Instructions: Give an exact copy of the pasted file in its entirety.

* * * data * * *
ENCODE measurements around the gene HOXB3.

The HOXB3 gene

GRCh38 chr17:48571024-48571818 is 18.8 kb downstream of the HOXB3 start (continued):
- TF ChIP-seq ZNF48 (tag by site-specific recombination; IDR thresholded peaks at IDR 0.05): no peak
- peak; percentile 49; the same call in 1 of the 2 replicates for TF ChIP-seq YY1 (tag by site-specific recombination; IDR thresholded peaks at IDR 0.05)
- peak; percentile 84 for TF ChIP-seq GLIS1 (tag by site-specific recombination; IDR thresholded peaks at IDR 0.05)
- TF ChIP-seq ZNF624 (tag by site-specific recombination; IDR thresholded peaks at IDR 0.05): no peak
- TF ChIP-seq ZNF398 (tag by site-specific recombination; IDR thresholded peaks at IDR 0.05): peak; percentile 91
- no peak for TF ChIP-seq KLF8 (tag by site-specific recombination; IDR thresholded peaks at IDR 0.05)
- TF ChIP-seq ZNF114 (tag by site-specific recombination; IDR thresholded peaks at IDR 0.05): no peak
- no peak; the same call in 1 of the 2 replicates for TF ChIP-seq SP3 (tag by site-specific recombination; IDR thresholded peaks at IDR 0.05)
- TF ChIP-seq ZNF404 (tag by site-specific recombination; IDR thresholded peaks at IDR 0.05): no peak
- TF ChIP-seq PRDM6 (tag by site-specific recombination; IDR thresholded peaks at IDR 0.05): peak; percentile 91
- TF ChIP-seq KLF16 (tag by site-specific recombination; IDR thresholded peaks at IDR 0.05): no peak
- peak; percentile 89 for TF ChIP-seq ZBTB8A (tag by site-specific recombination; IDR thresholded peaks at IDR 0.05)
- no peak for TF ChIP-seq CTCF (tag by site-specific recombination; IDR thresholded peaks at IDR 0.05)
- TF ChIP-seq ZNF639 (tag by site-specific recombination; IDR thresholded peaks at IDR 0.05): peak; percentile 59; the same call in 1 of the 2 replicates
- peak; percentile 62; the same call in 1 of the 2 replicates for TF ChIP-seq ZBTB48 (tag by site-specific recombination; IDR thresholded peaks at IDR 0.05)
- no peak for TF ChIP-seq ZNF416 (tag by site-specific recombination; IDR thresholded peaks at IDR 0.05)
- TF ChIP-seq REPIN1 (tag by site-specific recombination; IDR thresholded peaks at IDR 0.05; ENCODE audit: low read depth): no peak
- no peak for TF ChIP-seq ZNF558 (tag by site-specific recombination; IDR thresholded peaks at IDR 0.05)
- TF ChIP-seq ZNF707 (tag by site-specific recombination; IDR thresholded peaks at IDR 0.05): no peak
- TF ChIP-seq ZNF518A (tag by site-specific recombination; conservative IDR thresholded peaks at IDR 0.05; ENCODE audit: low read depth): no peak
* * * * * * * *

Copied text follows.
ENCODE measurements around the gene HOXB3.

The HOXB3 gene

GRCh38 chr17:48571024-48571818 is 18.8 kb downstream of the HOXB3 start (continued):
- TF ChIP-seq ZNF48 (tag by site-specific recombination; IDR thresholded peaks at IDR 0.05): no peak
- peak; percentile 49; the same call in 1 of the 2 replicates for TF ChIP-seq YY1 (tag by site-specific recombination; IDR thresholded peaks at IDR 0.05)
- peak; percentile 84 for TF ChIP-seq GLIS1 (tag by site-specific recombination; IDR thresholded peaks at IDR 0.05)
- TF ChIP-seq ZNF624 (tag by site-specific recombination; IDR thresholded peaks at IDR 0.05): no peak
- TF ChIP-seq ZNF398 (tag by site-specific recombination; IDR thresholded peaks at IDR 0.05): peak; percentile 91
- no peak for TF ChIP-seq KLF8 (tag by site-specific recombination; IDR thresholded peaks at IDR 0.05)
- TF ChIP-seq ZNF114 (tag by site-specific recombination; IDR thresholded peaks at IDR 0.05): no peak
- no peak; the same call in 1 of the 2 replicates for TF ChIP-seq SP3 (tag by site-specific recombination; IDR thresholded peaks at IDR 0.05)
- TF ChIP-seq ZNF404 (tag by site-specific recombination; IDR thresholded peaks at IDR 0.05): no peak
- TF ChIP-seq PRDM6 (tag by site-specific recombination; IDR thresholded peaks at IDR 0.05): peak; percentile 91
- TF ChIP-seq KLF16 (tag by site-specific recombination; IDR thresholded peaks at IDR 0.05): no peak
- peak; percentile 89 for TF ChIP-seq ZBTB8A (tag by site-specific recombination; IDR thresholded peaks at IDR 0.05)
- no peak for TF ChIP-seq CTCF (tag by site-specific recombination; IDR thresholded peaks at IDR 0.05)
- TF ChIP-seq ZNF639 (tag by site-specific recombination; IDR thresholded peaks at IDR 0.05): peak; percentile 59; the same call in 1 of the 2 replicates
- peak; percentile 62; the same call in 1 of the 2 replicates for TF ChIP-seq ZBTB48 (tag by site-specific recombination; IDR thresholded peaks at IDR 0.05)
- no peak for TF ChIP-seq ZNF416 (tag by site-specific recombination; IDR thresholded peaks at IDR 0.05)
- TF ChIP-seq REPIN1 (tag by site-specific recombination; IDR thresholded peaks at IDR 0.05; ENCODE audit: low read depth): no peak
- no peak for TF ChIP-seq ZNF558 (tag by site-specific recombination; IDR thresholded peaks at IDR 0.05)
- TF ChIP-seq ZNF707 (tag by site-specific recombination; IDR thresholded peaks at IDR 0.05): no peak
- TF ChIP-seq ZNF518A (tag by site-specific recombination; conservative IDR thresholded peaks at IDR 0.05; ENCODE audit: low read depth): no peak